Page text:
Dissertation/Thesis Abstract

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Molecules, Microbes, Minds, and Machines: Towards a Science of the Subjective
by Hurley, Matthew M., Ph.D., Indiana University, 2018, 698; 10937314
Abstract (Summary)

In this work I pull together many long-explored ideas on agency, vitality, function, and goal-directedness in an attempt to explain how the subjective properties of our world arise from its objective constituents. The main ingredients of my theory are: (1) a distinction between comparative and evaluative norms, aimed at dividing the philosophical notion of normativity into two separate problems; (2) a view of life and vitality as a form of resistance to material disorder (in contrast to Schrödinger, who saw them as a form of resistance to energetic disorder); (3) the idea that although no organizational pattern in the world has an intrinsic function, certain organizational patterns in the world do possess intrinsic goal-directedness; (4) a new mathematical characterization of the metaphysical notions of identity and value; (5) a set of distinctions, based on my new view of identity and value, that allows different kinds of orderliness in the world to be classified; and finally and most importantly, (6) a theory of teleology, rooted in all these ideas, which I believe can underpin an eventual science of the subjective.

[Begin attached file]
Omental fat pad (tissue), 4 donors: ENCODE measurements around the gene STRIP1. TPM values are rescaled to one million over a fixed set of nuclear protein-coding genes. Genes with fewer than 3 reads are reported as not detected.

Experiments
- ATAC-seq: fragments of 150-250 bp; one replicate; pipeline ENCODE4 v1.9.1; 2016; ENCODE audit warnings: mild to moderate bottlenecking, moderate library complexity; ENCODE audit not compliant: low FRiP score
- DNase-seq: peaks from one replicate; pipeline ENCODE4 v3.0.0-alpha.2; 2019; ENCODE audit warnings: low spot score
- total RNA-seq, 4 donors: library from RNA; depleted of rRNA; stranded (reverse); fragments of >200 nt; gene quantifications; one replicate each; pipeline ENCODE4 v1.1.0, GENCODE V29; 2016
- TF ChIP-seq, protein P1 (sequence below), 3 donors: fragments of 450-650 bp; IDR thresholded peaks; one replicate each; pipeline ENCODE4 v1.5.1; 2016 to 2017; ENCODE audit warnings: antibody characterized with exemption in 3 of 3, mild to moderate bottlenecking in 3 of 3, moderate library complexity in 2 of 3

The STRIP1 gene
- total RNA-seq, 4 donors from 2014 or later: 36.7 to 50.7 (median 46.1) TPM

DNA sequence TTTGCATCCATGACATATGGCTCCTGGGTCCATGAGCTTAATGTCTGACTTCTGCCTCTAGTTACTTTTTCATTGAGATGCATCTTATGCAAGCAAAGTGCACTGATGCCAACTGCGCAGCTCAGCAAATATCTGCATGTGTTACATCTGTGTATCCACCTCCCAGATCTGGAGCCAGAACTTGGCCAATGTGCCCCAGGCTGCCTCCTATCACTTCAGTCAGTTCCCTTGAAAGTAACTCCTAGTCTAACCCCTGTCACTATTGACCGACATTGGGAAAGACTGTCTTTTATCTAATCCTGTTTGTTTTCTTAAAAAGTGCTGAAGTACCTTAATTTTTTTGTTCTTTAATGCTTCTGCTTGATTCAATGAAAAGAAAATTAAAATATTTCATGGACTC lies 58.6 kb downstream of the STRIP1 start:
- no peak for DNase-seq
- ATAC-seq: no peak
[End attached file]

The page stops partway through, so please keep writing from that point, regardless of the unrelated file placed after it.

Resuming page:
Indexing (document details)
Advisor: Hofstadter, Douglas R.
Commitee: Allen, Colin F., Beer, Randall D., Ekbia, Hamid R.
School: Indiana University
Department: Cognitive Science
School Location: United States -- Indiana
Source: DAI-A 80/02(E), Dissertation Abstracts International
Subjects: Biology, Philosophy, Physics
Keywords: Function, Identity, Normativity, Subjectivity, Teleology, Vitality
Publication Number: 10937314
ISBN: 9780438533981
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